Two IEEE Standards Collaborate
Last week, the IEEE 1394 Trade Association’s (TA) Wireless Working Group (WWG) announced that the IEEE 802.11e QoS task group adopted QoS enhancement proposals made by the 1394TA WWG. IEEE 1394 is a wired multimedia standard defining a single, high speed interconnection bus that has been broadly adopted in connecting digital media (A/V) devices and high-speed storage devices to a PC. IEEE 1394 currently has two flavors, 1394a and 1394b, the former supporting data transfer rates of up to 400 Mbps and the latter up to 1.6 Gbps. Only the 1394a flavor is in current use at this time. The collaboration could mean significant improvements in the quality and functionality of WLANs for both the home and enterprise markets.
Johansson is the IEEE P1394.1 chairman and author of the proposal
attempting to improve IEEE 802.11 QoS for A/V streams by applying
fundamental principals and mechanisms based on the IEEE 1394 architecture. “Both the 1394 TA Wireless working group and 802.11 Task Group E concur on the fundamental QoS concepts necessary for high-quality audio and
video streams, such as scheduling and channel access,” Johansson said in explaining the motivation behind the collaboration. “Wireless 1394 to some extent is an oxymoron,” he added, further explaining that it’s more of the paradigms and behaviors of data transfer that are applicable to wireless LANs than the actual 1394 technology as it is implemented by PC manufacturers for wired devices.
What is QoS Anyway?
As the use of wireless local area networks spreads far beyond simple data transfer to intense multimedia applications, the need to address Quality of Service (QoS) issues becomes extremely important. QoS is a networking term that is a bit more complex than it might sound. QoS refers to the concept of being able to control and measure data transmission rates, or throughput, and error rates. Specifically, QoS refers to implementing guarantees of meeting specified data transmission rates and error percentages. “Back in March, a number of us went to the 802.11 meeting,” Johansson explained, and “we discovered that they [802.11] were interested in A/V (audio/video) QoS.”
Who Cares About QoS for WLANs?
Delivering text and other relatively simple types of data around a network doesn’t necessarily require complex QoS mechanisms. For much of what networks historically moved around in business applications strict measures for QoS didn’t matter because the data wasn’t multimedia and the end-user wouldn’t notice or be materially affected by latencies. But, as WLANs sprang up and evolved both technologically in terms of data transfer speeds, and in terms of their market orientation incorporating home users, QoS requirements ramped-up. Both the enterprise and consumer markets are beginning to demand data-intensive, time-sensitive movement of things like audio and video around a WLAN. Johansson and the 1394 group “discovered that they [802.11] didn’t have sufficient QoS [for A/V].”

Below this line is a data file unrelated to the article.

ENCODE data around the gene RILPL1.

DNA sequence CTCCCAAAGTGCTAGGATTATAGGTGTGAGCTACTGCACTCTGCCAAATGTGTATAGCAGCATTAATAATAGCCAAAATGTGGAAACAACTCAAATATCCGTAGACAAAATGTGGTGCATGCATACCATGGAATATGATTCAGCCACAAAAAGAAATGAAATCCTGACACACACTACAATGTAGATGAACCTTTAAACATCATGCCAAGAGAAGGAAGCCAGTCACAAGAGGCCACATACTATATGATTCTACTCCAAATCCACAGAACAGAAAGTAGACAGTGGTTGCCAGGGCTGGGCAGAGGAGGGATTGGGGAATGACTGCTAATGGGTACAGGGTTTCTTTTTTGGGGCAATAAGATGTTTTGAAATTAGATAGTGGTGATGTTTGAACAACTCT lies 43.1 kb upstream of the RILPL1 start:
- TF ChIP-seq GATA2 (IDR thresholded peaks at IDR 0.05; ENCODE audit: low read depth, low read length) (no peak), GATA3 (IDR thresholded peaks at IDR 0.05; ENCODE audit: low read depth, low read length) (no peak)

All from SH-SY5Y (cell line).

IEEE 1394 Collaborates with IEEE 802.11
The IEEE 802.11e QoS group “looks at things from an Ethernet perspective,” stated Johansson, and has “focused mainly on Voice over IP (VoIP) over 802.11 networks.” But, Johansson explained, “voice characteristics are very different from A/V… and the data arrives differently.” Voice doesn’t require the same type of QoS guarantees as A/V because data loss is less of an issue. The same cannot be said for multimedia though. For a high-quality, smoothly displayed multimedia, all of the data must arrive, and arrive at the same time. The goal of applying the IEEE 1394 QoS behaviors to IEEE 802.11 is to address the problems encountered with intensive multimedia delivery over what is essentially an Ethernet standard evolved for the wireless world – hence the name of one of the trade groups associated with 802.11 – WECA, or the Wireless Ethernet Compatibility Alliance.
The 1394TA’s WWG proposal to enhance QoS for IEEE 802.11 is designed to establish QoS based on scheduled management of channel access guarantees. The behaviors of 1394 that the group seeks to emulate for 802.11 involve things like: accurate clock distribution, connection management protocols, and command sets. The 1394TA WWG’s goal is to “complete a spec showing how you re-produce 1394 behaviors,” said Johansson. Ultimately, the 1394 WWG will develop a 1394 protocol adaptation layer (PAL) for devices using the 802.11e QoS provisions. Audio and video experts agree that 802.11 must address MAC (medium access control) services encompassing scheduled access to the radio channel. James Snider, the 1394TA Executive Director, said that the experience gained with wired 1394 devices can be applied, and the firmware adapted, for use in the wired or wireless environment.
The Net Effect
Pardon the pun, but the net effect of the application of a 1394 PAL to devices using the 802.11e QoS will be data transfer methods that are in fact suitable for multimedia over WLANs. While it’s wonderful for companies to show off HDTV delivered over 802.11a in an isolated environment, its quite another leap to do so when integrated into an enterprise or business network with other traffic on the pipes. Therefore, the collaboration between these seemingly unlikely partners should prove quite beneficial for WLAN users everywhere.
Matthew Peretz is Managing Editor of 802.11-Planet.com